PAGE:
In the Yukon, climate change is making buildings fall down
Dawson City, in Canada’s Yukon Territories, is so cold that the average temperature is below freezing, which means the ground is frozen solid all year. At least, it used to be. Now, the permafrost under the town’s foundations is melting, and the houses are collapsing in on each other as the ground beneath them goes soft. Sewers, water pipes, and road beds are affected too.
Last year, Dawson City spent more than $600,000 repairing infrastructure damage from melting permafrost. And according to Northern Climate Exchange coordinator John Streiker, things will get worse before they get better. The biggest danger, Streiker told the CBC, is when permafrost melts in some areas but not in others, leading to inconsistent and destabilizing conditions under houses and roads.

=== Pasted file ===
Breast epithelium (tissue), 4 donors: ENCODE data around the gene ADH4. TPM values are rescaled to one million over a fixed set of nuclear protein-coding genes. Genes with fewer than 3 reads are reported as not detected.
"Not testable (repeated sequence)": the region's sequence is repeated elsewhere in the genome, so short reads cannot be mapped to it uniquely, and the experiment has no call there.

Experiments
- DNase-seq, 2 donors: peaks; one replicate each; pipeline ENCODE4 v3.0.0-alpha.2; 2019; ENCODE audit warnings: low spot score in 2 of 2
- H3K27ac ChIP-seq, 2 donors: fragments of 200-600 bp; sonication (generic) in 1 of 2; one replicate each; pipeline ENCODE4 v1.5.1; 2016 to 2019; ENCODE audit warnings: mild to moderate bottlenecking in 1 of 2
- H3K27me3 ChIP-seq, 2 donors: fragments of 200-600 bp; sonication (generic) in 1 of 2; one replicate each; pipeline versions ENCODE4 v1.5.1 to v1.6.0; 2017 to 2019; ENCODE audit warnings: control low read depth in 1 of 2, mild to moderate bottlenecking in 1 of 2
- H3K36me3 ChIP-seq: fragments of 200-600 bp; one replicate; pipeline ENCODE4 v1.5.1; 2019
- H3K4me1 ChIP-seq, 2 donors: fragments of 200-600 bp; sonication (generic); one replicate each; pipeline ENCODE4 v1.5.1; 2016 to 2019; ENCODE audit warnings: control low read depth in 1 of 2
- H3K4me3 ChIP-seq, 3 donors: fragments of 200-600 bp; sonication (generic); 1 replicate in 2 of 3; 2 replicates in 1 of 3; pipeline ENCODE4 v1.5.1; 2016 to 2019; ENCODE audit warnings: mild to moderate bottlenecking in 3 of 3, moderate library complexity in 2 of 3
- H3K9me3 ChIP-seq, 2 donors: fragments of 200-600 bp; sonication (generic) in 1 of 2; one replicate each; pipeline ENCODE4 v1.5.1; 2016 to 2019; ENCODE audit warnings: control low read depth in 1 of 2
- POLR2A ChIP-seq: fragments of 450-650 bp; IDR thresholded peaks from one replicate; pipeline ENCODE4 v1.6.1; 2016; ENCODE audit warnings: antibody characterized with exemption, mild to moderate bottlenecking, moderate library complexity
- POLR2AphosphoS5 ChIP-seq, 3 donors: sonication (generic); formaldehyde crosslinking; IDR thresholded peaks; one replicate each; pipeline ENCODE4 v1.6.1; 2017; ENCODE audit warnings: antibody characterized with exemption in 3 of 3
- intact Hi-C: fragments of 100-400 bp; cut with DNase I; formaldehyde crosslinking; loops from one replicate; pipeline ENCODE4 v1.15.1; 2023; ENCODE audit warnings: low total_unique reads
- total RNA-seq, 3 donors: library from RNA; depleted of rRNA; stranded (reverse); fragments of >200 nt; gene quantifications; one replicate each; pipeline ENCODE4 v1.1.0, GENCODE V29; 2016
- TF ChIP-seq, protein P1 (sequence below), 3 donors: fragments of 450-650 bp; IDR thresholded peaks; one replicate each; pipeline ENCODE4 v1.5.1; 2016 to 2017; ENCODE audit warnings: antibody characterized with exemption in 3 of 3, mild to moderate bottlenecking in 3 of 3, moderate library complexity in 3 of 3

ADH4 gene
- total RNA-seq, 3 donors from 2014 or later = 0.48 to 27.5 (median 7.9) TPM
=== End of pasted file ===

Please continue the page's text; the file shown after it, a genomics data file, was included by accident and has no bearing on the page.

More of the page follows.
This squares pretty well with the recent finding that 98 percent of Canadians believe in global warming. When climate change is destroying sewers and buildings in your country, even the remote northerly parts, it seems plausible that your attitude would shift from “is this even happening” to “what the hell do we do about it?”
Melting permafrost plagues Dawson City, CBC.
The leaning houses of Dawson City, Boing Boing.
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